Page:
The value of North America’s wearable band market in Q2 2020 remained flat year-on-year at US$2 billion, despite shipments growing 10% annually.
The average selling price declined 11% to US$235 due to a boom in low-end activity trackers and 30% year-on-year growth for Apple Watch Series 3. Apple Watch Series 5 was North America’s best-selling smartwatch, matching last year’s Series 4 shipments.
North America was only one of two regions to grow quarter-on-quarter, demonstrating sustained consumer demand for wrist-worn devices. As consumers scrutinized personal budgets, their thrift fueled a remarkable growth among the long-tail of lesser-known brands of activity trackers on e-commerce platforms like Amazon.
Canalys Analyst Vincent Thielke commented, “Americans invested heavily in sub-US$50 trackers during the pandemic to stay accountable for the greater amount of time spent at home. Amazon’s Q3 introduction of the Halo tracker was timely, following two back-to-back quarters of strong activity tracker sales. Subscription-based companion apps helped Fitbit and less-familiar players like Whoop better differentiate themselves against the vast array of devices sold online. Turnkey service offerings proved a surprising pandemic winner as social distancing discouraged personal trainers and exercising in close proximity to others.”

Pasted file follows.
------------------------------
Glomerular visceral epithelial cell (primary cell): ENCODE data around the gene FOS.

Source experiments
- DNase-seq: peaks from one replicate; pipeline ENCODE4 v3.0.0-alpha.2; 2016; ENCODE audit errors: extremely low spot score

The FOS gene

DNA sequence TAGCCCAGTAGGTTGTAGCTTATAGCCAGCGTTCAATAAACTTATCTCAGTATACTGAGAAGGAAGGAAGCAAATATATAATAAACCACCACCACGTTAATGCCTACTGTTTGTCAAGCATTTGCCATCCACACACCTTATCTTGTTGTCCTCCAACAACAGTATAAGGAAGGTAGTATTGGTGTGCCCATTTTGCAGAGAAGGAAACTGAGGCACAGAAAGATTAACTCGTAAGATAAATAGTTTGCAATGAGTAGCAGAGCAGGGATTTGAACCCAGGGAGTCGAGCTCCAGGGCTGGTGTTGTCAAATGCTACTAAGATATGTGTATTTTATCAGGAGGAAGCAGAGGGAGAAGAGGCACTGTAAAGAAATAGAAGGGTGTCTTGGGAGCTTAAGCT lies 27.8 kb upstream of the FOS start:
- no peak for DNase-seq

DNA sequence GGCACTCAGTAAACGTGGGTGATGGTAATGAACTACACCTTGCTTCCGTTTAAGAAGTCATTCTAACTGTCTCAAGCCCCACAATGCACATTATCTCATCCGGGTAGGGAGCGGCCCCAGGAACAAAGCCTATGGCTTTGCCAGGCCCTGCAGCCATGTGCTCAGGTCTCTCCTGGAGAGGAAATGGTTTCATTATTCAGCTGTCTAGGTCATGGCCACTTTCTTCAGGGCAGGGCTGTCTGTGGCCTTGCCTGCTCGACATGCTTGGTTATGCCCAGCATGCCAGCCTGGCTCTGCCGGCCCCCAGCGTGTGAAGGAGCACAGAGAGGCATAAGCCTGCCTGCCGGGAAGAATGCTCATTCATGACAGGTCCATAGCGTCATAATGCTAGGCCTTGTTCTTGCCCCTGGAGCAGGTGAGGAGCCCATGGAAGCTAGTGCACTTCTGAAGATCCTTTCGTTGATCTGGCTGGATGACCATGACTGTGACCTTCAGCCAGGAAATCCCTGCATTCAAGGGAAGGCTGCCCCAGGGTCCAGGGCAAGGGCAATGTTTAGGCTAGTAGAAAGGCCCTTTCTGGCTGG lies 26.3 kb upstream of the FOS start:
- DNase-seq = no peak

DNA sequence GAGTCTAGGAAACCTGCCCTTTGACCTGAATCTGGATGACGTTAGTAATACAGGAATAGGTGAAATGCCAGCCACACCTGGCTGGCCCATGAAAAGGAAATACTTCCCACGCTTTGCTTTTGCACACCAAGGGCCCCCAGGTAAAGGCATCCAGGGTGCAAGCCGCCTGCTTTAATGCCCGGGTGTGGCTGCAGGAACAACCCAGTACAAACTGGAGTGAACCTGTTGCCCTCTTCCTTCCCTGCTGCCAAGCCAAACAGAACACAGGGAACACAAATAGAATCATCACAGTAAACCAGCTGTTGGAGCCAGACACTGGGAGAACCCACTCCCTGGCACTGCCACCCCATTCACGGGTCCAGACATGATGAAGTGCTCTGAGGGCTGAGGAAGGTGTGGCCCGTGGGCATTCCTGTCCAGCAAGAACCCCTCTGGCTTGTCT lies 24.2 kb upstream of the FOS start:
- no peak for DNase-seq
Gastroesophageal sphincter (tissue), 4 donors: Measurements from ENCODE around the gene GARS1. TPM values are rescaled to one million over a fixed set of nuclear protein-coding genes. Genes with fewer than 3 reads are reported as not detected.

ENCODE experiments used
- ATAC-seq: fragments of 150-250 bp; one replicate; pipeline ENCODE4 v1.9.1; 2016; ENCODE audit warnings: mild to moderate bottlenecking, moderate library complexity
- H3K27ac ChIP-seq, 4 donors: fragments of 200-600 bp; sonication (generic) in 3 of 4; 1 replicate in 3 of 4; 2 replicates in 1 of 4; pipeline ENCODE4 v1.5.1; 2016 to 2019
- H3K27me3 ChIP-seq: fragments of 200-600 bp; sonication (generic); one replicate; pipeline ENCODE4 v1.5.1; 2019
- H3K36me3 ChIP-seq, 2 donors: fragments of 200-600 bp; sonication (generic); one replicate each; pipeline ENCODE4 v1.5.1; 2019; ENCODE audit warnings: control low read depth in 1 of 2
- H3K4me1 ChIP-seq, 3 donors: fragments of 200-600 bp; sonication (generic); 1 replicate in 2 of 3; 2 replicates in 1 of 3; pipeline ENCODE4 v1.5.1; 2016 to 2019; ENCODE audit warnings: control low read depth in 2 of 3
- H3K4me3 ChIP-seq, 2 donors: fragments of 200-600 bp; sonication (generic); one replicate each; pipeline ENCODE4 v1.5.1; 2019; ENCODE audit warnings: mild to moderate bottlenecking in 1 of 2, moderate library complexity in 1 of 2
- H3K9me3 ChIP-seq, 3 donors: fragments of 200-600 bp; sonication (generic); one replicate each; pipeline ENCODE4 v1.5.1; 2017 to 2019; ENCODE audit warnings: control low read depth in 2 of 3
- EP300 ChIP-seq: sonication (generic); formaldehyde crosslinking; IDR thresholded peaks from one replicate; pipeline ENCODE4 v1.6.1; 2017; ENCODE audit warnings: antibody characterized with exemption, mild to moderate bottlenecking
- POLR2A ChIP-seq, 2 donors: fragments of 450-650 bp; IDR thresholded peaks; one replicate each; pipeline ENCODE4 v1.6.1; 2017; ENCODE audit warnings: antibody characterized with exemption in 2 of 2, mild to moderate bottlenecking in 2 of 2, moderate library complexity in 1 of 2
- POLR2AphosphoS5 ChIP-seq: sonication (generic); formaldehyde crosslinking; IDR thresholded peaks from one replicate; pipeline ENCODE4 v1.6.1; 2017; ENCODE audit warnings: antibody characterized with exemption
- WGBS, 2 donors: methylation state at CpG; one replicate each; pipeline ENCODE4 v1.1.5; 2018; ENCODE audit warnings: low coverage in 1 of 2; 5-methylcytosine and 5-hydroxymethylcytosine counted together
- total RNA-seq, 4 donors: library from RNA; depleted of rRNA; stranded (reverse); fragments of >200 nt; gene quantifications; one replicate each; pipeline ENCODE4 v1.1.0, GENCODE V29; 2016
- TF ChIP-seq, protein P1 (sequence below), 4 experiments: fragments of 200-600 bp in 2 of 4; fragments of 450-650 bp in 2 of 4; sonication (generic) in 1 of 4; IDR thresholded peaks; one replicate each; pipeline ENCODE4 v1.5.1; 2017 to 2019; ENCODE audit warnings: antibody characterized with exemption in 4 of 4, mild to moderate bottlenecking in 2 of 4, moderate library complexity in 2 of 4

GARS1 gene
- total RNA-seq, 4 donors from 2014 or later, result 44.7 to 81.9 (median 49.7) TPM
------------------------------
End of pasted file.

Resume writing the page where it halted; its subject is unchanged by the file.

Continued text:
The surge in basic bands offset the United States’ third consecutive quarter of smartwatch decline, triggered by the clearing-out of channel inventory as Samsung and Fitbit prepared August releases. Wear OS brands also greatly reduced sell-in because of store closures, but also as they began transitioning to Qualcomm’s next-generation chip. As all major vendors set their sights on 2021, medical-oriented devices will move certain products into an elevated tier, creating stronger differentiation between casual fitness and advanced health tracking.